Robertson has an anxious partner and a child in school. Every second weekend, he makes three trips in a row, on Friday, Saturday and Sunday. This exhausting schedule took some getting used to but his body adjusted naturally to the new rhythm. As he puts it: “Realistically, I’m being paid £50 to sleep on a coach.” Robertson found his beginner’s nerves soon subsided – but then found that the very ease with which he breezed through Customs bothered him. Since he started buttlegging in 2015, he says, HMRC hasn’t once questioned him about his frequent and numerous continental shopping excursions.
He says: “They don’t seem to care about me going back and forth. They must notice when they scan your passport but they never say anything. Britain would be a lot more secure from terrorism if they paid attention. Tobacco-running must be massive in the scheme of things, it’s organised crime.”
Yet no-one is sure of exactly how massive – an unexpected dimension to the buttlegging mythos. Normally one could turn to HMRC for solid facts and figures about tax evasion. It is therefore somewhat sobering to learn that HMRC has little idea about black market tobacco. Figures released in November 2016 are only estimates. And they span a range of possible values. At the low end, the underground tobacco trade is worth an estimated £600m a year. However, at the high end of that range, the value is £1.4bn. The range’s margin of uncertainty is bigger than its minimum value. A finger in the wind.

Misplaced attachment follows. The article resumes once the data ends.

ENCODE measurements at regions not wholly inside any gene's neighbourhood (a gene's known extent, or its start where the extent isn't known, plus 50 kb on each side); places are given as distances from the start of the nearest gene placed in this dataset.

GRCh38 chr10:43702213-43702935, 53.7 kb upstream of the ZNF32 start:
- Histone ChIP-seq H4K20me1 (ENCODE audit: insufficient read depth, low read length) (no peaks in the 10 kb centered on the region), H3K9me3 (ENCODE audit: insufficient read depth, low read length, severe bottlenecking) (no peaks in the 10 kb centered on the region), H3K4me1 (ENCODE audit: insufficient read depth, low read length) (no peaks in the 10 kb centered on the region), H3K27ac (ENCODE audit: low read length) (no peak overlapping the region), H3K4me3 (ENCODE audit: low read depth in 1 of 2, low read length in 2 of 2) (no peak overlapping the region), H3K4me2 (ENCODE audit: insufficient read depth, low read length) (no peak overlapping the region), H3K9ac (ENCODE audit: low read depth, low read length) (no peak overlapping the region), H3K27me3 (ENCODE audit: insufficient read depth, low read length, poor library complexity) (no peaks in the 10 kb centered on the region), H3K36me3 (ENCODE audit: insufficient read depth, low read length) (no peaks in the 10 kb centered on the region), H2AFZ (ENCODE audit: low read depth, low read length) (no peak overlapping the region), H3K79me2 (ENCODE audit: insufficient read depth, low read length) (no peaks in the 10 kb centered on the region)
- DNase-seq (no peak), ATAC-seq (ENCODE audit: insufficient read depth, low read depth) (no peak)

Robertson isn’t thinking about the Customs Union. “I don’t think we should have left Europe – if it wasn’t broken then don’t fix it, but people are worried about immigration. When we leave, we’ll be more secure. If this trade ends, something else will turn up.”
The Belgium-Britain pipeline
Adinkerke is just across the border from France, sleepy at the best of times and certainly now, as the coach pulls in, soon after sunrise. An hour’s drive from Calais, the Belgian village is nicknamed ‘Tobacco City’. The coach disgorges its passengers at the village square, which is surrounded by nine tobacco emporiums.
Rosa Leniere, 52, went into business in 2000, naming her store “Discount Tobacco Sales” and festooning the shopfront with Union Jacks. She said: “You can still make a living from it but you won’t get rich any more, like you could then. Prices have gone up in Belgium, because Belgium is greedy, so it isn’t as much of a bargain as it was. Britain can increase tobacco taxes as much as they like – it’s good for our business.”